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GenV: Whole-of-population research on the maternity ward

by Simone Quinton,

GenV Senior Area Manager for Western Victoria

 

In January 2021 after a 30+ year career as a nurse and a midwife. I decided to join the Generation Victoria (GenV) research project as an Area Manager.

Led by the Murdoch Children’s Research Institute, GenV is one of the world’s largest-ever birth and parent cohort studies. The opt-in project will follow babies and their parents to help solve problems like asthma, food allergies, obesity and mental illness -mostly using data that is already routinely collected.

Critically for a project like GenV, our field team works closely with health services. Over two years from 2021 -2023, around 150,000 children born in Victoria and their parents will have the opportunity to participate in the project.

 

These families are being invited to take part in the project via maternity wards in Melbourne and via maternity services across regional and rural Victoria.

Nurses and midwives, as the largest healthcare profession, are crucial in transforming health care and health systems. GenV employs around 50 highly experienced nurses and midwives in its field team. Our background in midwifery care and extensive experience in clinical settings ensures GenV remains low-burden for staff, while ensuring new families are invited to be a part of GenV in an informed and personal way.

So, what exactly are the GenV field team doing on maternity wards daily across Victoria? We aim to provide information about GenV to all parents during pregnancy, with our partnering hospitals helping to distribute GenV information via antenatal packs and via in-hospital communication materials such as posters and banners. In addition. our ongoing broader awareness campaign comprising of digital. Outdoor and TV advertising gives parents the opportunity and time to learn and ask questions about GenV before their baby is born.

Following birth and prior to discharge, a GenV team member will visit families with newborn babies to explain GenV, go through the important information about what taking part involves, and answer any questions. Our field team work closely with maternity ward staff to check the appropriate time to approach individual families.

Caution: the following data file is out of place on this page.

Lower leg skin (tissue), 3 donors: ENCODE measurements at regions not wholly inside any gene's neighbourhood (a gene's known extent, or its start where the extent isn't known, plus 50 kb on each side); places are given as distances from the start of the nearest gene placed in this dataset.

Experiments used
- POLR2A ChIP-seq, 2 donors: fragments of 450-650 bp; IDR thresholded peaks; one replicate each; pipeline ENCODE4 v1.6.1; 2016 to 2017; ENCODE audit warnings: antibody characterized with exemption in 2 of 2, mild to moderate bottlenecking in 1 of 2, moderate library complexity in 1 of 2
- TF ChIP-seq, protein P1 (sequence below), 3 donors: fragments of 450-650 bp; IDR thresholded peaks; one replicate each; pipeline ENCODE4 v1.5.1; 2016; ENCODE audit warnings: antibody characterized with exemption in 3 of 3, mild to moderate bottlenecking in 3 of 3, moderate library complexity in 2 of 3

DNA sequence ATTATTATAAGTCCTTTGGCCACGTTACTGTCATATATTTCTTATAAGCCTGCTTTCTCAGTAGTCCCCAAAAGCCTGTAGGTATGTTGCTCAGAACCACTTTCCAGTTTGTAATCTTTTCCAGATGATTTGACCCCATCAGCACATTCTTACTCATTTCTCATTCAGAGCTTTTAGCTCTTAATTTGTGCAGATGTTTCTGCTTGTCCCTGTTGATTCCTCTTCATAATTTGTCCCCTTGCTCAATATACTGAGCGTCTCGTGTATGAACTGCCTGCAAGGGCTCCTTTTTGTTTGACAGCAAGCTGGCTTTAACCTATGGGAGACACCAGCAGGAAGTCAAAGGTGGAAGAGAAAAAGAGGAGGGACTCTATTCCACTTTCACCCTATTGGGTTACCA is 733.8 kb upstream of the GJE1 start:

If the family decides to join GenV during this visit, parents sign a consent form to take part in all. or only some of GenV, with consent covering the birth parent and child. GenV is open to all babies and their parents -mothers, fathers, other parents and guardians. Without partners, we only have part of the research picture, so involving them is a priority for the project.

When a family agrees to take part in GenV, we collect some information and swabs from the baby and consenting parents in the hospital. and then as the child grows up. Then, with permission, we add information and samples already collected by other services.

lf we miss families in the hospital. families across Victoria can contact us to take part later, and we also are implementing a virtual recruitment model to ensure we are inviting all eligible families across the state to join GenV. We also invite families to join GenV in languages other than English, with GenV information currently translated into five different languages with more to come.

Our early results are promising. As of March 2022, more than 10.000 families have joined GenV at maternity hospitals across the state, with more than 31,000 participants in total (babies and their parents). We expect this figure will grow exponentially over the next two years and eventually the data from this large cohort will help researchers find solutions to common child and adult health and wellbeing problems.

In addition. GenV will provide a platform for services, analysts and researchers to investigate issues that matter to hospitals and health services. This data could shape strategies to improve outcomes.

 

As a health professional who is passionate about involving parents in their own care in the maternity setting, I have enjoyed the opportunity to expand my focus in the clinical setting to a large whole-of-population research project.

Previously, I was involved in developing the ‘Know my Midwife’ program at Frances Perry House. In my experience, creating and nurturing relationships between families in medical research is a natural extension of this approach to maternity care.

I believe that GenV’s importance really lies in the long-term benefits of the resulting research. As a parent of an adult daughter with a chromosomal abnormality and congenital cardiac condition, I have seen over the years how research has evolved medical care in this area of health.

GenV could change the way we approach maternal and child health care, and this is something I am proud and excited to be a part of.

First published in Australian Midwifery News, publication of the Australian College of Midwives